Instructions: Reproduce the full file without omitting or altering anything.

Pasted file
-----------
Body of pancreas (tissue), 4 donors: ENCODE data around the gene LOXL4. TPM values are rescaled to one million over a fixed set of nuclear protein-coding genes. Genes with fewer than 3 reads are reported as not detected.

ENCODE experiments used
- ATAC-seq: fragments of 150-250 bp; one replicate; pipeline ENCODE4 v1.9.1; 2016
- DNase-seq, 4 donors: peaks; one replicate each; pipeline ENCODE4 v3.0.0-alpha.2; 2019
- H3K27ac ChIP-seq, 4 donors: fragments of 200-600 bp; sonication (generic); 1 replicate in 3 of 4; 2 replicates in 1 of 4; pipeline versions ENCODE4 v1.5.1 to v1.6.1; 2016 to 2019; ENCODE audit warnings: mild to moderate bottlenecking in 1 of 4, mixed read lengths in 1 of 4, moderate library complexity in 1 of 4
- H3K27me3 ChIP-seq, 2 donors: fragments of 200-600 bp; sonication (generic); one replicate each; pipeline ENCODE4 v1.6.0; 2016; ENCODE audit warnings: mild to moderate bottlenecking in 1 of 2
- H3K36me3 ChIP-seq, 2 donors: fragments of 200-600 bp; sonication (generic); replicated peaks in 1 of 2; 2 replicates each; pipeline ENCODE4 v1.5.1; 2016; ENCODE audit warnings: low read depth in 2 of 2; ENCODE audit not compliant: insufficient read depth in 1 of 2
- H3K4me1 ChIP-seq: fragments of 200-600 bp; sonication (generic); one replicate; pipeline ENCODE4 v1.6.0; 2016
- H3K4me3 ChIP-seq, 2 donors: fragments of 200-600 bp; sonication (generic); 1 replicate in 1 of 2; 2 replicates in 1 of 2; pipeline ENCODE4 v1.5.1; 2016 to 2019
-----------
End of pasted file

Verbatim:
Body of pancreas (tissue), 4 donors: ENCODE data around the gene LOXL4. TPM values are rescaled to one million over a fixed set of nuclear protein-coding genes. Genes with fewer than 3 reads are reported as not detected.

ENCODE experiments used
- ATAC-seq: fragments of 150-250 bp; one replicate; pipeline ENCODE4 v1.9.1; 2016
- DNase-seq, 4 donors: peaks; one replicate each; pipeline ENCODE4 v3.0.0-alpha.2; 2019
- H3K27ac ChIP-seq, 4 donors: fragments of 200-600 bp; sonication (generic); 1 replicate in 3 of 4; 2 replicates in 1 of 4; pipeline versions ENCODE4 v1.5.1 to v1.6.1; 2016 to 2019; ENCODE audit warnings: mild to moderate bottlenecking in 1 of 4, mixed read lengths in 1 of 4, moderate library complexity in 1 of 4
- H3K27me3 ChIP-seq, 2 donors: fragments of 200-600 bp; sonication (generic); one replicate each; pipeline ENCODE4 v1.6.0; 2016; ENCODE audit warnings: mild to moderate bottlenecking in 1 of 2
- H3K36me3 ChIP-seq, 2 donors: fragments of 200-600 bp; sonication (generic); replicated peaks in 1 of 2; 2 replicates each; pipeline ENCODE4 v1.5.1; 2016; ENCODE audit warnings: low read depth in 2 of 2; ENCODE audit not compliant: insufficient read depth in 1 of 2
- H3K4me1 ChIP-seq: fragments of 200-600 bp; sonication (generic); one replicate; pipeline ENCODE4 v1.6.0; 2016
- H3K4me3 ChIP-seq, 2 donors: fragments of 200-600 bp; sonication (generic); 1 replicate in 1 of 2; 2 replicates in 1 of 2; pipeline ENCODE4 v1.5.1; 2016 to 2019